In a battle between a big-hitter and one of the sport’s great showmen, eighth seed Kevin Anderson takes on France’s Gael Monfils, with both men looking to reach their first Grand Slam quarterfinal. Surely the finest moment of Anderson’s career came last year when he battled through to the US Open final, but that was a just reward for the hard work the South African has put in throughout his career. The flashy Monfils cannot quite be said to be a hard worker, but there is no doubting his talent. Who will come out on top?
Monfils and Anderson have met five times so far in their careers in a rivalry in which the Frenchman has been dominant, winning all five. Their first match came in 2011 in the Bangkok quarterfinals, where Monfils won 7-5 7-5. He ousted Anderson in Bangkok again a year later, winning 6-4 2-6 7-5. Monfils then scored clay court wins in 2014 in Monte Carlo, 6-4 7-6, and in 2016 in Madrid, 6-4 6-1. In their most recent meeting, in 2016 in Shanghai, Monfils won 7-6 6-3.
Path to the fourth round
Anderson lost first round at Queen’s, but encountered no such problems in defeating Slovakian qualifier Norbert Gombos 6-3 6-4 6-4 first time out at Wimbledon. In his second round match, which pitted him against Italian veteran Andreas Seppi, he was pushed to four sets but came through 6-3 6-7 6-3 6-4 to set up a meeting with Germany’s Philipp Kohlschreiber, a quarterfinalist at Wimbledon in 2012. But he never looked like getting past Anderson, who won through 6-3 7-5 7-5.
Monfils began his Wimbledon campaign with a tough opening round assignment against the in-form Richard Gasquet, twice a Wimbledon semifinalist in the past. But Monfils got the better of his countryman, winning through 7-6 7-5 6-4. He then recovered impressively from dropping the first set to defeat Paolo Lorenzi in four, 3-6 6-3 7-6 7-6, in second round action. He then finally ended his long-streak of third round Wimbledon losses by defeating last year’s semifinalist Sam Querrey 5-7 6-4 6-4 6-2.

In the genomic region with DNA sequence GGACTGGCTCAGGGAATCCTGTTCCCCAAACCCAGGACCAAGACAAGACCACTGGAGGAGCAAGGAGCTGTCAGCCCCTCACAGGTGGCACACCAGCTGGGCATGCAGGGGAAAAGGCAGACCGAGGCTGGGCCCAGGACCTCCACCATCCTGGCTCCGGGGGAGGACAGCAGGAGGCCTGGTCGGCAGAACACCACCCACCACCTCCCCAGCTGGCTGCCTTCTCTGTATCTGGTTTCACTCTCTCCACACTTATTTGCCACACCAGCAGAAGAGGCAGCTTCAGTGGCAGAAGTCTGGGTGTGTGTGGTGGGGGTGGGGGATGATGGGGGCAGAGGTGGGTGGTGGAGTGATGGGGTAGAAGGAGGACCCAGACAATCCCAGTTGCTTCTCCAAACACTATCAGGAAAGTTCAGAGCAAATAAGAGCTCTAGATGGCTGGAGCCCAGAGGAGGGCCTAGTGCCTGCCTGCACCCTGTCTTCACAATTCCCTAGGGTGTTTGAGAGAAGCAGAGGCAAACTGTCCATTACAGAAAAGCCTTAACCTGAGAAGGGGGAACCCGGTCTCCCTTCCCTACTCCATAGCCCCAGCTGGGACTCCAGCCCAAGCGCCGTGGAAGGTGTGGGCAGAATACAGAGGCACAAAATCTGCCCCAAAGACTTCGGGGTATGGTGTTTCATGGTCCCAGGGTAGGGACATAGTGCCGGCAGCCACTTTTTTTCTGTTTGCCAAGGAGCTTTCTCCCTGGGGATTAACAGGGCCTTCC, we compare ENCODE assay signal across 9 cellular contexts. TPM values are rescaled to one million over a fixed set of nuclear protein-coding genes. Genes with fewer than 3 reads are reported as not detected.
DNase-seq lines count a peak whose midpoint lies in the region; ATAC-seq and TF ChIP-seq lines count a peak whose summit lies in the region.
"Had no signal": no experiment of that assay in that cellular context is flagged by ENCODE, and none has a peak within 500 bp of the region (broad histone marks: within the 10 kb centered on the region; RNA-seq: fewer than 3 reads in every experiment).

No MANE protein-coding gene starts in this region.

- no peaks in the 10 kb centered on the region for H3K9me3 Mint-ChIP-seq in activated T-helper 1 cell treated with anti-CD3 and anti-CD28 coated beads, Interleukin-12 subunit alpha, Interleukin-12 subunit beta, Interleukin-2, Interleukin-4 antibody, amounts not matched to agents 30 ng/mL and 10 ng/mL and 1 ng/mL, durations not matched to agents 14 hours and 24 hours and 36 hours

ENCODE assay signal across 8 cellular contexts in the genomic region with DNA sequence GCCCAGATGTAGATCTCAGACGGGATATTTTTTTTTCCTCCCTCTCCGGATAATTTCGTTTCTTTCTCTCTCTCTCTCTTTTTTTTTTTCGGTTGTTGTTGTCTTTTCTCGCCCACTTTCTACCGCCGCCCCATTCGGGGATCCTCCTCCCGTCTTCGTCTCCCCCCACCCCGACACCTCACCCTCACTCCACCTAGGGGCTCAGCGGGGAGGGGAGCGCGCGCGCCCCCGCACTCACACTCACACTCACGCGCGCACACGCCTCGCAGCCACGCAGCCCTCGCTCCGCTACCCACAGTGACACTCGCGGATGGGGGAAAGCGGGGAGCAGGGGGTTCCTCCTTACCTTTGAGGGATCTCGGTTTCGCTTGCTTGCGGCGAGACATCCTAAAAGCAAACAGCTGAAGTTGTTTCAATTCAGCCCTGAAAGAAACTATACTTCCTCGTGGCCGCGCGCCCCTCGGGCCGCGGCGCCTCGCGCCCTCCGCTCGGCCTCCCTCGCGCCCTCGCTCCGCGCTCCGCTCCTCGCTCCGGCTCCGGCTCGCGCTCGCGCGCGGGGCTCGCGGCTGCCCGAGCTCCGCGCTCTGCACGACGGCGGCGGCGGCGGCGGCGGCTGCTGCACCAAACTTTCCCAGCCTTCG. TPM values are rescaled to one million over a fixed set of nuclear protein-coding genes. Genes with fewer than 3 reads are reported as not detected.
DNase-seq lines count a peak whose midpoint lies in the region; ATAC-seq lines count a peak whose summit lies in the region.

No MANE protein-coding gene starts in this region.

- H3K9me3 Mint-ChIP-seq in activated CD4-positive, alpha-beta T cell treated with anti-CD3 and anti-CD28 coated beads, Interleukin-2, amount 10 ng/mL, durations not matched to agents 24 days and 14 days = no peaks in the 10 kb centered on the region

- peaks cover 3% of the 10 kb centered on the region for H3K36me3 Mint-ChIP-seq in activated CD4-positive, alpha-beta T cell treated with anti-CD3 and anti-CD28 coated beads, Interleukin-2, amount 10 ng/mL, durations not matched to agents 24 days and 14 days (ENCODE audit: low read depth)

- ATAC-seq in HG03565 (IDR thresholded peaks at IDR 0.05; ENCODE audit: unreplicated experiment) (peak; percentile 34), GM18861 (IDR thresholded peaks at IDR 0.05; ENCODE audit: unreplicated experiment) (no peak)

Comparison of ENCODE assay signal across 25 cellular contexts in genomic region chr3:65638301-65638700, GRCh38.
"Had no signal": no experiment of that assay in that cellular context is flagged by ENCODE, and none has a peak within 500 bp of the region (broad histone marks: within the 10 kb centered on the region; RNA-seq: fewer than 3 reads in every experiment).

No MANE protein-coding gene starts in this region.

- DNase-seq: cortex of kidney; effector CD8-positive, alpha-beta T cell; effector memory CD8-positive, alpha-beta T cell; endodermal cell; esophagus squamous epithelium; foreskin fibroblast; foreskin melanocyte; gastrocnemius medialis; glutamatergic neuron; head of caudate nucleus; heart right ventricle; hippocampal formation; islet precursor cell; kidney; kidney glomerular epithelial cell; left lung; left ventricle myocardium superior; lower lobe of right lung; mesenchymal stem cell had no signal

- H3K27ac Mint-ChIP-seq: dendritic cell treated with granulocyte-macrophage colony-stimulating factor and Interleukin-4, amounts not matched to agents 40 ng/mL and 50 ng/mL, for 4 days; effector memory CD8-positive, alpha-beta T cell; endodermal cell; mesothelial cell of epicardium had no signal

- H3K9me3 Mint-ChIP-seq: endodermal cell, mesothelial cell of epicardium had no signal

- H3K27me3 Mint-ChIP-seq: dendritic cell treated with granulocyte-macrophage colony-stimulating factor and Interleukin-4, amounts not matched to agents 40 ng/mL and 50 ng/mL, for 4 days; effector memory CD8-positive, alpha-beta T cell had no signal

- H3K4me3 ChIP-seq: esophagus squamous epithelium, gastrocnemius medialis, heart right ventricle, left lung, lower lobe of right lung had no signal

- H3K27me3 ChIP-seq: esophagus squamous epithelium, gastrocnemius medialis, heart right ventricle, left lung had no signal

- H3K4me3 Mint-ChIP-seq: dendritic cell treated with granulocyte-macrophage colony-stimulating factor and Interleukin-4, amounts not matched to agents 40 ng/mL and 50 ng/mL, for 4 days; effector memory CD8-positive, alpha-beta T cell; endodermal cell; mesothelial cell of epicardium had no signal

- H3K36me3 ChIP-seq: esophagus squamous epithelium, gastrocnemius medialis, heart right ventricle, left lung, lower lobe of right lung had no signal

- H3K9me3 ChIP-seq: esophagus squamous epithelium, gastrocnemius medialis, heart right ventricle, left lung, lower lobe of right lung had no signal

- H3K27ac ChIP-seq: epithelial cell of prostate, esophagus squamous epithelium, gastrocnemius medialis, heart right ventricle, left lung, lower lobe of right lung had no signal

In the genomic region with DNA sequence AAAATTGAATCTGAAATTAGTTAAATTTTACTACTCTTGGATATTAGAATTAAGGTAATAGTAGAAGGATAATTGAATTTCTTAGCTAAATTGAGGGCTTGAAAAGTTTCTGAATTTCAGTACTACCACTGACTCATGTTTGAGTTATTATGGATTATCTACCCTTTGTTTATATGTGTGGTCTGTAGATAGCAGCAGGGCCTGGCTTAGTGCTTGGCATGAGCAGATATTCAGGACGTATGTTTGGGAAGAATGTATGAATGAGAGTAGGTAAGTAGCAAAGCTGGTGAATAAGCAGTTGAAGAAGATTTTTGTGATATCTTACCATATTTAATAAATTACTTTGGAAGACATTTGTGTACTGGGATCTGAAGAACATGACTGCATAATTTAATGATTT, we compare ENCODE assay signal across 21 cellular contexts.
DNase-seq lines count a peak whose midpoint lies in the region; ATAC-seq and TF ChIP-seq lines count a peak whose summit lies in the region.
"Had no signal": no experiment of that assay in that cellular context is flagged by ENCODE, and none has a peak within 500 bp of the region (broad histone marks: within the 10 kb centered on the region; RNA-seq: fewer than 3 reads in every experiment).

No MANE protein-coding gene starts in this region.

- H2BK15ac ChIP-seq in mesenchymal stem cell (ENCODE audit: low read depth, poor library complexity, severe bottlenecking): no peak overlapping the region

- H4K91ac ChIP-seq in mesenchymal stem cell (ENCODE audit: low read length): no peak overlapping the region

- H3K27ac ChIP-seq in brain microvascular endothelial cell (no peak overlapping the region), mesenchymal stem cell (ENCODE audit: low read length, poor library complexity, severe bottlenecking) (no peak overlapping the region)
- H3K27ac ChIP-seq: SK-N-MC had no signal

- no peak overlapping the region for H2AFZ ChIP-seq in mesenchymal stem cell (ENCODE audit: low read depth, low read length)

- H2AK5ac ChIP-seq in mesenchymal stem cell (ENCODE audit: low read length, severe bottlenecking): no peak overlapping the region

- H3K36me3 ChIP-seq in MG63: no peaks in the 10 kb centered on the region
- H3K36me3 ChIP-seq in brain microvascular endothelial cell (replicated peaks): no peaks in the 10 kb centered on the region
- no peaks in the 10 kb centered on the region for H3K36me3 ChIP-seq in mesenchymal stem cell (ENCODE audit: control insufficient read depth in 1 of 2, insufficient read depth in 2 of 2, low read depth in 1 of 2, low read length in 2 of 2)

How do they match up?
For Monfils, Anderson presents a similar challenge as Sam Querrey, although the South African is a more capable player off the ground than Querrey. Nonetheless, there is no doubting that Anderson, like Querrey, is at his best when stepping to the line. From a height of 6’8”, Anderson can rain down aces and he has already struck 76 so far. After his serve, his forehand is his biggest weapon and whilst he can do less damage with his backhand, it is a dependable enough shot.
To hit through Monfils, however, Anderson will need to be at his very best offensively. The Frenchman’s speed and court coverage are amongst the very best on Tour, although he does not have quite the same quality on the ball at the end of his range as the likes of Djokovic and Nadal. When he chooses to, Monfils can also step in and dictate and he is blessed with surprising power on both wings. That being said, he might find such opportunities limited against Anderson.
This seems certain to be a close battle, with both men considerably better equipped when stepping to the line than when they are returning. But when the chips are down, Anderson’s bigger and more reliable weapons should be just enough to tip the balance of the match in his favour. Though he doesn’t have the best record in fourth round matches at Majors, winning just two out of twelve, the time looks right for him to claim win number three. Anderson in five.